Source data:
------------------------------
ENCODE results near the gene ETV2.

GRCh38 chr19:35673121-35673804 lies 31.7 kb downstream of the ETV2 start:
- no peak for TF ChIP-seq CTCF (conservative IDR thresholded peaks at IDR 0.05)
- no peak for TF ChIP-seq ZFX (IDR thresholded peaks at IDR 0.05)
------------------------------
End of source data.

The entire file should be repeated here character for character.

ENCODE results near the gene ETV2.

GRCh38 chr19:35673121-35673804 lies 31.7 kb downstream of the ETV2 start:
- no peak for TF ChIP-seq CTCF (conservative IDR thresholded peaks at IDR 0.05)
- no peak for TF ChIP-seq ZFX (IDR thresholded peaks at IDR 0.05)